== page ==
A septic system is very important and comes with plenty of advantages. Not only is a home septic system a cost-effective option, but when properly installed and maintained, it is also environmentally friendly. It will help improve water quality. Most homeowners choose to install a septic system for these purposes instead of depending on their municipal sewer system. Sometimes looking for septic companies near me will uncover system installers in more rural areas.
But before choosing the right septic system for your house, what exactly do you need to know? You should know that there is more than one form of septic system before we get to the basics.
Conventional Septic Systems
Which Septic Tank size do you need?
Considerations to determine your septic system size include the square footage of your home, family size, and how much water you normally use. Usually, modern residential septic tanks range in size from 750 to 1,250 gallons, with a 1,000-gallon tank being the norm for a home of up to 2,500 square feet with three bedrooms.
What kind of material is your septic system made out of?
For residential septic tanks, cement, polyethylene (plastic), and fiberglass are usually the materials chosen. Concrete tanks weigh significantly more and will require the installation of more heavy-duty machinery. Polyethylene or fiberglass tanks are easier to install and are generally lighter. Discussing local codes and regulations with a septic system specialist like Conroe Septic Pumping can help you be sure you select the right system.
What size should your Drainfield be?
Not all disposal of sewage takes place within the septic tank itself. In a conventional residential septic system, the drain field (also known as the leach field) performs more than half the job.
Like your septic tank, the drain field size will depend on your home’s square footage, your family size, and how much water you normally use. Soil quality, however, is just as significant. If the soil’s condition is good and it percolates well, a ballpark estimate is around 4,500 square feet for your drain field area.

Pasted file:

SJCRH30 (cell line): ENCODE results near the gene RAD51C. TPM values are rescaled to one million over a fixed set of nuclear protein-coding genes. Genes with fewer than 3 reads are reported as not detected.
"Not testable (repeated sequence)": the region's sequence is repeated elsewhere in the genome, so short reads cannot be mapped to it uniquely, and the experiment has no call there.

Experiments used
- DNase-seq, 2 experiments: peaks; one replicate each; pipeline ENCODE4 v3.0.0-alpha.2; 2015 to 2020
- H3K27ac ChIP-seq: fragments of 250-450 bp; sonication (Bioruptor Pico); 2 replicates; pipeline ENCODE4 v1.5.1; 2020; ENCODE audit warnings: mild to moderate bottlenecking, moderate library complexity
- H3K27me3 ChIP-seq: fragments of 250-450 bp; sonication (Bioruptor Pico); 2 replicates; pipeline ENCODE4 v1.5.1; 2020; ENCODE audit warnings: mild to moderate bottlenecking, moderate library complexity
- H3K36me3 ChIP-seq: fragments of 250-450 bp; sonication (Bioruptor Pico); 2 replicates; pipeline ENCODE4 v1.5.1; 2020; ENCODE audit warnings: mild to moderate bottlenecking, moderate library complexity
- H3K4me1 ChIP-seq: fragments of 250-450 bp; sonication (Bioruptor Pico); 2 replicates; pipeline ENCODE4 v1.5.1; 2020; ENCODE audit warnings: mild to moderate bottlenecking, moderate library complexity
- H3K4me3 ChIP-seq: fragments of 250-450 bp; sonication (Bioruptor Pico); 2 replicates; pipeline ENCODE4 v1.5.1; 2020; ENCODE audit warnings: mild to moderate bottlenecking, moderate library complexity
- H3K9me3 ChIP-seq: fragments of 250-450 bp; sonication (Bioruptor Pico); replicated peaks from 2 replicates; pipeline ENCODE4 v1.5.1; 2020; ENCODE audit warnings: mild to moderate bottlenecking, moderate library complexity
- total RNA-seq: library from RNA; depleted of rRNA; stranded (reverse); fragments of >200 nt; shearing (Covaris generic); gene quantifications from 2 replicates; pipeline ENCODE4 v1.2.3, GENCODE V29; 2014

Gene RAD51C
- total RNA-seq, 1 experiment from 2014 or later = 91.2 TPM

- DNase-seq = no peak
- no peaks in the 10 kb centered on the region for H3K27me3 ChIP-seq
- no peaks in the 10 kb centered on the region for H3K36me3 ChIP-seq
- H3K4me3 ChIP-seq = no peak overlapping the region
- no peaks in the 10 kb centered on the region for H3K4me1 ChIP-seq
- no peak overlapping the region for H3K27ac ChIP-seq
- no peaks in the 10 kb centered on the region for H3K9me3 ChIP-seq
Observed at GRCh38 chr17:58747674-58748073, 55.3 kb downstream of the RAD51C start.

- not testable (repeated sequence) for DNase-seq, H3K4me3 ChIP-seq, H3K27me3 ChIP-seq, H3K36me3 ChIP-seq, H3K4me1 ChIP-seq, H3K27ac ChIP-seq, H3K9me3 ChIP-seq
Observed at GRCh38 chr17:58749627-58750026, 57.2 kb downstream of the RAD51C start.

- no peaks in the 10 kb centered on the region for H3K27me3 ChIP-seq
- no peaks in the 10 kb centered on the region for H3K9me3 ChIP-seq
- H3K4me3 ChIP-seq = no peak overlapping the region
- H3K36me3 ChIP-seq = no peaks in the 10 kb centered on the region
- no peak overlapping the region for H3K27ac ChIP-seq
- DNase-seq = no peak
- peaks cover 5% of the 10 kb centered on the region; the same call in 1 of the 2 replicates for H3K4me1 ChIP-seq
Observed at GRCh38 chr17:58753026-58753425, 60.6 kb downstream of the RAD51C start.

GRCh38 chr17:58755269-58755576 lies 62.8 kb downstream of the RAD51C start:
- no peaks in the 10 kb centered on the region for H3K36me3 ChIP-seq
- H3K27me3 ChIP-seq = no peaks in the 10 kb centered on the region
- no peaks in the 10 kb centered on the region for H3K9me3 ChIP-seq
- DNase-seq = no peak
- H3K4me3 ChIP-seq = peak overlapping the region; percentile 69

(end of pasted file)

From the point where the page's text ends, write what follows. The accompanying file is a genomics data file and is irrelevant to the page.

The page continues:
There should also be no large trees, buildings or driveways in the area where your drain field will be built. It’s important to look for potential land restrictions, you will need to check local zoning rules.
Do you need to perform a soil test?
Yes, because your yard’s soil quality determines how well the septic effluent (the liquid waste from the tank being disposed of in the drain field) will be absorbed. It is essential that your soil is highly absorbent because of the drain field functions as a giant soil filter.
Sandy, undisturbed soil is the best type of soil to install your septic system and drain field. Try to avoid thick clay or bedrock areas that may stop the flow of water. Keep away from hard, gravelly soil that can drain too quickly. A percolation test will help you determine your soil’s condition.
Septic systems can be complex. Feel free to inquire from the septic experts. You can always search for Septic Companies Near Me in any search engine to locate a septic specialist to help you with these questions further.